Music Canada

Gold/Platinum

Join Mailing List

Music Canada

Gold/Platinum

 Music Canada

Posts by Alex Clement (23)

view

Music NB releases Sound IMPACT, a profile and economic impact assessment of New Brunswick’s music industry

Music NB has released an economic impact study of the New Brunswick music industry, including a sector profile and strategic recommendations for the industry going forward. The study, completed by Nordicity, builds upon a 2004 report and provides up to date information on the industry which has experienced significant changes over the last decade.

The study highlights the economic aspect of New Brunswick’s music industry which accounts for $65.2 million in GDP and contributes $19.6 million in tax revenues to all levels of government. The province’s music industry has also experienced an estimated 284 percent increase in revenues over the last decade, increasing from $19.9 million in 2003 to $76.5 million in 2013.

“This study will help us as an organization to better see the needs of our industry,” said Jean Surette, executive director of Music NB, in an interview with The Aquinian. “The music industry can be an economic engine to development.”

The findings of the report suggest that there are opportunities going forward for the music community and policy makers in New Brunswick to build links and work more closely. It is recommended that music industry education, identified as one of the province’s strengths, continue to be supported.

The full report is now available for download at http://www.musicnb.org/sound-impact-industry-study.

Comments
view

Best Practices from ‘Mastering of a Music City’ Report Applied in Eau Claire, Wisconsin

Music community advocates in Eau Claire, Wisconsin, have taken the Mastering of a Music City report and used it as a roadmap in the development of their own Music City.

Earlier this month, Volume One magazine published its “Music Capital of the North – Let’s Invest” themed issue. The articles within look at how The Mastering of a Music City report can be applied to Eau Claire, and makes the case for investment and support of the city’s growing music community.

Following the advice of the report, the magazine spoke with artists in the local community and took inventory of Eau Claire’s music assets, looking at how the city’s local musicians ranked Eau Claire on several key indicators: artists and musicians, the local music scene, access to spaces and places, a receptive and engaged audience, music-related businesses, government support for music, broader city infrastructure, music education, and music history.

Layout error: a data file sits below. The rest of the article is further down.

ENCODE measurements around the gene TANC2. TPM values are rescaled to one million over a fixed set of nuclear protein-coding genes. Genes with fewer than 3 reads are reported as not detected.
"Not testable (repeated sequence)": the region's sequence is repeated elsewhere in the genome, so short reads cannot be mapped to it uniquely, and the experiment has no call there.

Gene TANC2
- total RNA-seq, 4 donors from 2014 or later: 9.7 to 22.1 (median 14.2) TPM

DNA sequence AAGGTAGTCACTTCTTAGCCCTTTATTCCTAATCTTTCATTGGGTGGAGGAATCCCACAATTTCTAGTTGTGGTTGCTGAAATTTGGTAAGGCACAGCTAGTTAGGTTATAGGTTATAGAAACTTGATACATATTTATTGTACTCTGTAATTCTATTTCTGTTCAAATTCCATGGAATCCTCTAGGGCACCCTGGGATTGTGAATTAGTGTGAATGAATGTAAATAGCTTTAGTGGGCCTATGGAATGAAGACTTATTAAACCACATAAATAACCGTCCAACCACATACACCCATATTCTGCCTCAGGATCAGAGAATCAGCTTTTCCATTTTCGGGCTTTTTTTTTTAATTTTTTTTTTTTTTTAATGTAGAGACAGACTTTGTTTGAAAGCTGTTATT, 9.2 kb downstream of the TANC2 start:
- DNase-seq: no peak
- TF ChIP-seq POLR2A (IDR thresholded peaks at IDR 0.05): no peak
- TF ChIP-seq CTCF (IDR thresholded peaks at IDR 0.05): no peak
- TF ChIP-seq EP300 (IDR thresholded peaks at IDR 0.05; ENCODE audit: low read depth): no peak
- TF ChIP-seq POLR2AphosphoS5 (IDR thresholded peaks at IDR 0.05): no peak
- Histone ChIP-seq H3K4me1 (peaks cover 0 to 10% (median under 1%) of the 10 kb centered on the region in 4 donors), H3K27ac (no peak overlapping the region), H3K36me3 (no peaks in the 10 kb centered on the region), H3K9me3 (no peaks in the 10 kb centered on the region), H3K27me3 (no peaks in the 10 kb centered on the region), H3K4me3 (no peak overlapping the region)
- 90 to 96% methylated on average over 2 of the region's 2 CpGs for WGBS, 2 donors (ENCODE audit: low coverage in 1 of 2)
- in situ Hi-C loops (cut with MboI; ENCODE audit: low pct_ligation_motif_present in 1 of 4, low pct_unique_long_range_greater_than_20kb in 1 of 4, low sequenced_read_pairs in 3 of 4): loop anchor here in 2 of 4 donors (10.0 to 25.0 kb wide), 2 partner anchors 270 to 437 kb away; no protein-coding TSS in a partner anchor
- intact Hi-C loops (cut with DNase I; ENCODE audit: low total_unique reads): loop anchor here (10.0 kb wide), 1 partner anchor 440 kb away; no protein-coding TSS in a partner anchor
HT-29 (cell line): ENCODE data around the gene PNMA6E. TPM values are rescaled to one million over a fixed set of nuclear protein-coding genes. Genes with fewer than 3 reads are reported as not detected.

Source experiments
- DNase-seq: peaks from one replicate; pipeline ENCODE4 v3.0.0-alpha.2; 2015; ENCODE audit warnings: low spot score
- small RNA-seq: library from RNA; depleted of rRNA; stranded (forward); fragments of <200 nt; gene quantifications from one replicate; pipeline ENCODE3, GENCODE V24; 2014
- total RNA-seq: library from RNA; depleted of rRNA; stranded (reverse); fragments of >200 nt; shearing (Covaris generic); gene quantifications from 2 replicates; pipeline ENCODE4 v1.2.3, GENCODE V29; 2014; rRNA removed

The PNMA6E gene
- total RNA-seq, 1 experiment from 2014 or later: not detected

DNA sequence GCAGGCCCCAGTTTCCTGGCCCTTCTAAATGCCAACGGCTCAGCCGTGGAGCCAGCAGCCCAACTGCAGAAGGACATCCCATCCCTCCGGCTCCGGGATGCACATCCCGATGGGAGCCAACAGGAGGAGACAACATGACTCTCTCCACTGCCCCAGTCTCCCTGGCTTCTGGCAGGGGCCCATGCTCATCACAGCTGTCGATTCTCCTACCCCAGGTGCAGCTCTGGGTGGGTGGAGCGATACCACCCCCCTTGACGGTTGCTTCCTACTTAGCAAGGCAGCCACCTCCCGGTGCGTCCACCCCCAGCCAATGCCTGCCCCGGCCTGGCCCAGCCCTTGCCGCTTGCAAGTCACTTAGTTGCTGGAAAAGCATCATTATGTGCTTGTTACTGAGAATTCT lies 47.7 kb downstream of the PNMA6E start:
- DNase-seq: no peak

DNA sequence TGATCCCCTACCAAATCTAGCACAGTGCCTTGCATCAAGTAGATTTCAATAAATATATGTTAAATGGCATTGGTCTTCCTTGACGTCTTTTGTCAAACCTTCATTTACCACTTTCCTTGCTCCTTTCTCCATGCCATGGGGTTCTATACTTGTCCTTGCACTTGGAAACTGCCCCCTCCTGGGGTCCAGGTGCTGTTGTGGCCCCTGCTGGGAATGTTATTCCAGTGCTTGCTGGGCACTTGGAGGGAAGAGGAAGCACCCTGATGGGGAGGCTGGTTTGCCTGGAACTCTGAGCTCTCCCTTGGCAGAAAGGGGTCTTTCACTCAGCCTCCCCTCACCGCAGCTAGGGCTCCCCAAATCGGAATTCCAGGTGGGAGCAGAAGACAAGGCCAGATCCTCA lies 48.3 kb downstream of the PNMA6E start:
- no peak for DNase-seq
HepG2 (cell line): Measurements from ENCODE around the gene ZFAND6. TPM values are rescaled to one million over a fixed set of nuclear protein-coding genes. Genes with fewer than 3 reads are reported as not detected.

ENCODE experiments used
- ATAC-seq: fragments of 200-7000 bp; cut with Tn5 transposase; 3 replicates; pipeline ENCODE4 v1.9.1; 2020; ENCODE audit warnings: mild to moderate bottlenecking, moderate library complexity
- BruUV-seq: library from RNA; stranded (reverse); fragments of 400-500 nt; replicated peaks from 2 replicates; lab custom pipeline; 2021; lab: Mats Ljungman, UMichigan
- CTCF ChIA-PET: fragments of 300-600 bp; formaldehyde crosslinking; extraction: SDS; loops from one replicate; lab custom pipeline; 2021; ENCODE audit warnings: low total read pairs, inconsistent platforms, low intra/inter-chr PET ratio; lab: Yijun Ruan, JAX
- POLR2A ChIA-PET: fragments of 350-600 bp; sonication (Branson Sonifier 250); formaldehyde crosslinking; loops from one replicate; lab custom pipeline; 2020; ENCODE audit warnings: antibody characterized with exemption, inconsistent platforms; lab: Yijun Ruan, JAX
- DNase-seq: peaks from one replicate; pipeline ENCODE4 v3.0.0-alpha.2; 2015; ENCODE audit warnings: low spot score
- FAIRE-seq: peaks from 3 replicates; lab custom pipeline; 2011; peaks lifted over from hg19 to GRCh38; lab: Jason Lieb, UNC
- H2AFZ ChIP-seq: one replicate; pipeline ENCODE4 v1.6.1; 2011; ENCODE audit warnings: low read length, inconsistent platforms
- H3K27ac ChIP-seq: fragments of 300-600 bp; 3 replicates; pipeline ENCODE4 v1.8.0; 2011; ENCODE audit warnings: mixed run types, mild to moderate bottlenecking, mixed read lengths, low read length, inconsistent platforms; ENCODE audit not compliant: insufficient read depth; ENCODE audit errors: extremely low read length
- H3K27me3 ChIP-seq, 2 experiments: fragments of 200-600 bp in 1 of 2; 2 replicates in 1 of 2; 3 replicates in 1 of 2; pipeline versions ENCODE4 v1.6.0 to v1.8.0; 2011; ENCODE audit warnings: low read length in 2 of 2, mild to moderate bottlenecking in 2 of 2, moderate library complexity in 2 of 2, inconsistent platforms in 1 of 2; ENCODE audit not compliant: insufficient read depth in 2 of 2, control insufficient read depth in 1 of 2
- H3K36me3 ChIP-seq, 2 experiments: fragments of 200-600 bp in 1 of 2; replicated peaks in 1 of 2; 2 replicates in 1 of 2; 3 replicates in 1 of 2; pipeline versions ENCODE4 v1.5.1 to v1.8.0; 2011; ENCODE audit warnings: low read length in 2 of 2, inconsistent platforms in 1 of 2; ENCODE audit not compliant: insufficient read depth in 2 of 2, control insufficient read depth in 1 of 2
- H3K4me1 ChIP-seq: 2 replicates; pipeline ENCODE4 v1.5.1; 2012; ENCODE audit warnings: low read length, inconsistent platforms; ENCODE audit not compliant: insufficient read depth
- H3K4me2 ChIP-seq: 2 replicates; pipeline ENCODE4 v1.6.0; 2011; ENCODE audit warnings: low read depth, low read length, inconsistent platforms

The article goes on to outline a case for investment in Eau Claire’s music economy by examining the benefits that a Music City can bring and then proposing 13 recommendations that would help make Eau Claire a thriving Music City.

The Mastering of a Music City is a global report that is intended as a universal roadmap that can be used to create and develop Music Cities anywhere in the world. The strategies and recommendations are flexible in order to recognize local variations in music, culture, economies, and politics. They can be applied equally to well-established Music Cities seeking to further enhance their music economies and to nascent, aspiring Music Cities. They are relevant to communities both large and small.

We are thrilled at the response that The Mastering of a Music City has generated in music communities around the world. It was always our hope that the report would inspire others to build and strengthen Music Cities in their own communities, and Eau Claire is a great example of that in practice.

 

Comments
view

City of Toronto Addresses Postering Issue

We are pleased to hear that Toronto’s live music venues will no longer be receiving fines for postering around the city.

On June 8, 2015, a memo from Tracey Cook, Executive Director of the Municipal Licensing and Standards Division and Mike Tanner, Music Sector Development Officer, informed the Toronto Music Advisory Council of the recent decision. This is considered just one step in the City of Toronto’s efforts to support and address the concerns of Toronto’s growing music community.

The poster ordinance prohibited postering on all city property except for designated kiosks and allowed for fines to be issued to anyone who benefited from the poster in question. Because of this, many of Toronto’s music venue owners found themselves being charged with fines of $300 to $500 for posters that they did not put up. In most cases, the fines against these venues did not hold up when challenged in court, but they continued to be issued anyways. This created an unnecessary and costly expense for live music venues operating in Toronto.

Music Canada called attention to the postering issue in March 2012 with the release of its report, Accelerating Toronto’s Music Industry Growth—Leveraging Best Practices from Austin Texas. The Austin-Toronto report led to communications with affected stakeholders in the music community, as well as with city councillors and officials to bring the postering issue to their attention and help find possible solutions.

The Toronto Music Advisory Council worked collaboratively with Toronto’s Municipal Licensing and Standards Division, as well as the City’s Film and Entertainment Industries unit to secure this critical policy change. The City has committed to continued collaboration with the Toronto Music Advisory Council to build and support the music community in Toronto.

This is a policy change that we have looked forward to, and one which demonstrates the City and Mayor John Tory’s commitment to making Toronto one of the greatest Music Cities in the world. Music friendly policies like this are essential for the growth and continued health of Toronto’s live music scene.

Comments

This website made possible with the support of the Ontario Media Development Corporation.